You may have heard that the Worcester public schools are considering a strategic plan, on which public hearings are tentatively scheduled to be held July 19 and Aug. 23.

Having covered public education in this city for years, I have a healthy skepticism of such plans, which I have generally found to be less valuable than the paper on which they are written and as enduring as the period between annual budgets.

I am particularly unmoved by one aspect of this new strategic plan - its commitment to recruit a diverse workforce.

Don’t get me wrong. It’s a worthwhile goal, particularly when you compare the diversity of the Worcester public schools staff with that of comparable urban districts. In comparable districts, 48 percent of educators are minorities. It is only 16 percent in the Worcester schools, a system in which minorities make up 70 percent of the student population.

That is beyond scandalous.

Yet, it would appear the city is quite comfortable with paying lip service to diversity, while holding tightly the status quo, and in so doing has fashioned a legacy of resistance to diversity that one would be hard-pressed to find anywhere else in the county.

Let’s take a peek at that legacy.

In 1977, the city created an affirmative action plan that was never acted on. It was sent to the law department for review and never seen again. In 1993 another plan was adopted and for a while gave some in the community the hope that things were beginning to change.

Prior to its adoption, there were 160 minority employees working in the school system. But by October 1976, the minority staff had climbed to 361, or about 10 percent of the overall school workforce.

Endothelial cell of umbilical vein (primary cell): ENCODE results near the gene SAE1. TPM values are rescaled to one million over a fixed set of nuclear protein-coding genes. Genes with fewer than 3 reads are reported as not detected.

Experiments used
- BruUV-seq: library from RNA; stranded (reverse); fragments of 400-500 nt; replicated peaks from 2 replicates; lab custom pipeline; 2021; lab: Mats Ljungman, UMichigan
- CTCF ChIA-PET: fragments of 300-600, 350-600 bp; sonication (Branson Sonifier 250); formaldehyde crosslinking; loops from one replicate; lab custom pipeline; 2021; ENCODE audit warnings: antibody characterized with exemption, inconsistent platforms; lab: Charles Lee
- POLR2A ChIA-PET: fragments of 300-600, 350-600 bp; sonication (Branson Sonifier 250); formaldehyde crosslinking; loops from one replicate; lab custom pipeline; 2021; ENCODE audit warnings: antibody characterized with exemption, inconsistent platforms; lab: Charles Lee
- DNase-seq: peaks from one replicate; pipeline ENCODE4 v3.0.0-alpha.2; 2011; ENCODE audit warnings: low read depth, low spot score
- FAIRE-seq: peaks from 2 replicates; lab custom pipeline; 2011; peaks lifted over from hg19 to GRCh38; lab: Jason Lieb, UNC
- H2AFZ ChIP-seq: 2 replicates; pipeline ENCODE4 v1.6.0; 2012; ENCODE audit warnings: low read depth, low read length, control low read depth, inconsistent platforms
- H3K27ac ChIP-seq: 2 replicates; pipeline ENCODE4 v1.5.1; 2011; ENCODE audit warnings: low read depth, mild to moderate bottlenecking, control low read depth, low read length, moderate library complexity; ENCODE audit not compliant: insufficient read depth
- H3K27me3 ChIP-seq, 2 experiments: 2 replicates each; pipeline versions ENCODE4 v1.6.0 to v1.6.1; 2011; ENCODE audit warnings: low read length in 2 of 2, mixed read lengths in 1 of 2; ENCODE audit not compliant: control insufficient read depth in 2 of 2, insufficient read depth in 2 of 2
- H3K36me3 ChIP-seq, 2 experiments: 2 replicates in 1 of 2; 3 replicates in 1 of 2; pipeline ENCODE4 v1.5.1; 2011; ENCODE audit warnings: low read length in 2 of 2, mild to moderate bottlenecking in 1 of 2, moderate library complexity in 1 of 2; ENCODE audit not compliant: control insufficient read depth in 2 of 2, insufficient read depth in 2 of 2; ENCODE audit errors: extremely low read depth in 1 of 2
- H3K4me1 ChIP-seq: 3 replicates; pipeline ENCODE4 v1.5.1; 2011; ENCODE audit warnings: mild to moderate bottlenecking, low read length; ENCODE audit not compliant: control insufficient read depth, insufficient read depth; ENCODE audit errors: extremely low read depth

Yet, the huge gap between minority staff and the minority student population continues, leading the School Committee in 2007 to create an Affirmative Action Advisory Committee.

The late Ogretta McNeil, a former School Committee member, noted at the time that 10 of the district's elementary schools had an entirely white staff, and that 31 of the district’s 33 elementary schools had staffs that were 80 to 100 percent white, as did a majority of the systems secondary schools.

Minority students at that time made up 58 percent of the system’s student population.

This equation has not changed much since. In 2008, according to state data, there were approximately 398 minority teachers out of total teacher population of 2,831. In the 2017-18 school year, it was 483 minority teachers out of population of 3,271.

Most disconcerting, however, is that the 2017-18 figures represent a decline from the previous school year, when there were approximately 512 minority teacher positions out of a population of 3,216.

It would appear that we are going backward, which is a statement in itself, considering that this is coming after the city’s 2015 race dialogues, when more lip service was paid to diversity.

So, yes, this current strategic plan does nothing for me, and I am not the only one who feels this way.

Former School Committee member Hilda Ramirez, who understands only too well the level of resistance to diversity in the city, outlines several outcomes she would like to see before she starts believing that this time it’s for real.

The city, she said, should involve community members in the recruitment and hiring process; establish a residency requirement for teachers hired to work in the city; involve a diversity and inclusion staff in the hiring process; identify and certify existing minority teacher assistants as teachers, recruit individuals in disciplines other than education and create an intensive one-year teacher-residency program for them; recruit from other urban areas such as California, New York, Connecticut and Puerto Rico; and work with Worcester State University to create a one-year master's degree in teaching, as is currently offered at Clark University and Harvard.

Those are indeed steps that could move us toward the strategic plan’s modest goal of increasing the diversity of new hires by 25 percent by 2023.

But those steps will only be taken in good faith if there is a desire for change and political will to drive that change.

Up to this point and on this issue both have largely been absent.